Activists told Amnesty that Syrian government forces also attacked residential areas with imprecise, improvised rockets such as “Elephant rockets”, so named because of their distinctive noise upon launch. According to the Violations Documentation Center in Syria, a local monitoring group, 97 civilians were killed in ground and air attacks by government forces between 14 and 26 November.

Muhammad, a media activist, witnessed an attack that hit a residential building. He recalled:

“The missiles struck two residential buildings surrounding a market, which is usually crowded with shops and children playing. At the scene of the attack, I saw the civil defence removing the body of a girl around six years old. Her name is Ghina. Her family survived but she didn’t. She was in one of the buildings that was hit. Thankfully, the warplane didn’t hit the market or else there would have been more casualties.”

Humanitarian situation in Eastern Ghouta

Since February this year, when Syrian government forces captured the areas of al-Qaboun and Barze, which both border the Harasta neighbourhood of Eastern Ghouta, smuggling tunnels that had for years guaranteed a minimum flow of food, water and medical supplies to the people of Eastern Ghouta have been closed. As a result, the humanitarian situation has rapidly deteriorated and food prices have increased exponentially, while hospitals have struggled to treat patients due to depleting stocks. 

On 3 October, the Syrian government further tightened the siege by closing the last remaining entry point to Douma, the al-Wafideen checkpoint. Muhammad, a media activist in Eastern Ghouta, told Amnesty how medical workers are struggling to provide adequate care to people facing malnutrition and injury:

 “Outsiders think we are exaggerating, but we are not. We barely have food. My wife and I had to cut down by half the amount of food we are eating. It is impossible to afford to buy food with the current prices, which are four times more than before.”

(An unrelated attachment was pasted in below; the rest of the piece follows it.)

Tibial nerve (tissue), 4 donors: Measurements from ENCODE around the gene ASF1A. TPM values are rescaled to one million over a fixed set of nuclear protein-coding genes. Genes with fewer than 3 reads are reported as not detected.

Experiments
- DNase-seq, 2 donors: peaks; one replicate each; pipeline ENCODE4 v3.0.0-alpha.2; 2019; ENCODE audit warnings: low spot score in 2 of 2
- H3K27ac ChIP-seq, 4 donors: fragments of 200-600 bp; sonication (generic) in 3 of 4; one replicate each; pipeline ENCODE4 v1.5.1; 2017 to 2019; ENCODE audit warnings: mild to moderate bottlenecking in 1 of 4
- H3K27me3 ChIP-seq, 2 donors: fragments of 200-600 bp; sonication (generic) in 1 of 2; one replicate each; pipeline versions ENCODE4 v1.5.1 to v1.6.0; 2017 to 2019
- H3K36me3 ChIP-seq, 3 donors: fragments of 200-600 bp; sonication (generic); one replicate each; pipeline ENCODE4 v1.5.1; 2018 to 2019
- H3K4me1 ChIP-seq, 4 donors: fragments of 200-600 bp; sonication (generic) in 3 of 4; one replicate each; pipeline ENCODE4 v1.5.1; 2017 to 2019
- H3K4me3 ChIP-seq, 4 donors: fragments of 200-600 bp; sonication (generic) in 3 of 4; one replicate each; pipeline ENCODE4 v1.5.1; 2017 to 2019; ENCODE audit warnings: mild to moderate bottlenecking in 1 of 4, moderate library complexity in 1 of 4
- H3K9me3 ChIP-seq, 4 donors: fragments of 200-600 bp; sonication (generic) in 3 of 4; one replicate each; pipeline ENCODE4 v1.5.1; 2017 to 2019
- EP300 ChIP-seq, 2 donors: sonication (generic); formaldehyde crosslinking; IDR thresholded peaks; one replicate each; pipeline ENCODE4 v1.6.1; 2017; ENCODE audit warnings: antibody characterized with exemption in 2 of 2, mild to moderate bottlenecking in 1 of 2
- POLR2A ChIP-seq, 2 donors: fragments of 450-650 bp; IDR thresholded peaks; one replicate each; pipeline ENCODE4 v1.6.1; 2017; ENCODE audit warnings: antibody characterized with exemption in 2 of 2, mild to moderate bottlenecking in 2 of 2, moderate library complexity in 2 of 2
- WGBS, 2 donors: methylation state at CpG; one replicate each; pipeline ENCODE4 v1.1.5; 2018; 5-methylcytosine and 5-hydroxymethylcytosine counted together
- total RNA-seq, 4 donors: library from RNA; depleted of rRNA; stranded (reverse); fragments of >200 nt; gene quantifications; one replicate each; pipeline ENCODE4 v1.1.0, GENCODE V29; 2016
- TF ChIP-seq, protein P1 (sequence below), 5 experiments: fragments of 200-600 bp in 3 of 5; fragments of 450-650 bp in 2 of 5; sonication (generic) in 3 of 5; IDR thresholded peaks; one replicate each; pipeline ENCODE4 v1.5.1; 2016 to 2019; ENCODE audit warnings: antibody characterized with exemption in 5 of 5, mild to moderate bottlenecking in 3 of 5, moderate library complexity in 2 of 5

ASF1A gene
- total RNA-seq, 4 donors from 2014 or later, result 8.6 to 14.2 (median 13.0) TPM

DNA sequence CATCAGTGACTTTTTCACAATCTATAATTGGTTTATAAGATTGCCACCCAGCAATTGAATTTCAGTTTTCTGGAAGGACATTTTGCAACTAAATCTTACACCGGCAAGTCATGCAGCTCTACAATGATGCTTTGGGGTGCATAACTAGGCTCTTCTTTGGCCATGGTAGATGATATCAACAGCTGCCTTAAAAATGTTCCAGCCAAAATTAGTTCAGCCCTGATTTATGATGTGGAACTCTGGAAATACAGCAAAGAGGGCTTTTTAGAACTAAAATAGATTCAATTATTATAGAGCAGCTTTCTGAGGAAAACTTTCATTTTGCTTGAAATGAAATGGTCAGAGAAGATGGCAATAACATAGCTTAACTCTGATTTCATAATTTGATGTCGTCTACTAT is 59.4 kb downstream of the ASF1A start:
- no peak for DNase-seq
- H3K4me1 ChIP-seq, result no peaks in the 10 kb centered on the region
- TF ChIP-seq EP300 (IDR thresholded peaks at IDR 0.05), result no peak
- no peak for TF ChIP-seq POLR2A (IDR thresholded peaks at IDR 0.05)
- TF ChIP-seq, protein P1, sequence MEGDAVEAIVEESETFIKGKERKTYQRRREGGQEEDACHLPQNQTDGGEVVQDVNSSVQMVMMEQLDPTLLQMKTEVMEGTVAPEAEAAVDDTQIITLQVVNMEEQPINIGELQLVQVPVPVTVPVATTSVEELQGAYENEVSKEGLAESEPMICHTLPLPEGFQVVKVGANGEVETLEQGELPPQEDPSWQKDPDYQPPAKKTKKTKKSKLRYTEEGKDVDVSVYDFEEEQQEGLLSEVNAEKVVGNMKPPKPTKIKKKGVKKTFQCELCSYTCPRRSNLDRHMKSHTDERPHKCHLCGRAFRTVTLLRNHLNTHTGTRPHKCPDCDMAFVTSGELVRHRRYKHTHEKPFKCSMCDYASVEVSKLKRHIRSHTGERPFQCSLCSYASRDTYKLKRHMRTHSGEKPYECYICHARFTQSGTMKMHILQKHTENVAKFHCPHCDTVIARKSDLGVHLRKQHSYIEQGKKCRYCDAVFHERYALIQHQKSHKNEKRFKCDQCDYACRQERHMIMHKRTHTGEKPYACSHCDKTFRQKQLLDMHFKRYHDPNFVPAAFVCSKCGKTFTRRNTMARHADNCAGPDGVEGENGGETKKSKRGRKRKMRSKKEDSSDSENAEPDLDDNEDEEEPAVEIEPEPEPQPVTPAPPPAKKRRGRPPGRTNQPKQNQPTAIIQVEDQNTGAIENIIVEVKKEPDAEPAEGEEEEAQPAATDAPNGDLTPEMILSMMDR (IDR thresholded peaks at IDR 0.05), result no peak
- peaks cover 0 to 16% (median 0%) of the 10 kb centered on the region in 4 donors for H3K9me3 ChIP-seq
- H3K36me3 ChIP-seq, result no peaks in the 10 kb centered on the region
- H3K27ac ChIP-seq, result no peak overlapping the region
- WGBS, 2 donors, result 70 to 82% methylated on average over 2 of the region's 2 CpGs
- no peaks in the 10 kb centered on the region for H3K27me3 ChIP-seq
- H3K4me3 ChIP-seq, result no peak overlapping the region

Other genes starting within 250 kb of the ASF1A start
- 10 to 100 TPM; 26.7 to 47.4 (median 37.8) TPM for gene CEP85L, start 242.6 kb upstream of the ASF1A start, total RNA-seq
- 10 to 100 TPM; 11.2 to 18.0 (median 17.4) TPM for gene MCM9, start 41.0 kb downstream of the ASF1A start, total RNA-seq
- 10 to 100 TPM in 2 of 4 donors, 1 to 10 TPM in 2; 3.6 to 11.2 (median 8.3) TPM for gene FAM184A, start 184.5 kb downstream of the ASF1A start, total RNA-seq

According to a recent World Health Organisation report, by mid-November a 700g bundle of bread was 85 times more expensive in Eastern Ghouta than in Damascus, located less than ten miles away. Hoda, a doctor working in one of the field hospitals in Eastern Ghouta, said:

“Hospitals are now relying on humanitarian aid convoys that are rarely allowed to enter. The last humanitarian aid convoy that entered Kaferbatna [a neighbourhood in Eastern Ghouta] was a month ago [October]. It carried a very small amount of medical aid. We need fuel, anaesthetics, oxygen, antibiotics … We are seriously running out of these supplies. The children are suffering the most. I am receiving lots of cases of malnutrition. They need food for energy and their immune systems, but their families can’t afford to buy them any food so they end up eating barley, which is affordable, once a day. That’s it. We don’t have cases of children dying from malnutrition but all of the children who come to me are skeletons, bones and flesh. One child I saw is ten months old and weighs 800g. All of the children are underweight without any exception.”

In October, the UN said that 232 children in Eastern Ghouta were suffering severe acute malnutrition.

‘Surrender or starve’ tactics

Earlier this month, Amnesty released a report on mass displacement inside Syria, exposing the government’s strategy of prolonged sieges - dubbed “surrender or starve” tactics - with the aim of forcibly displacing entire populations. In 2015, Amnesty published a report documenting the unlawful siege of Eastern Ghouta.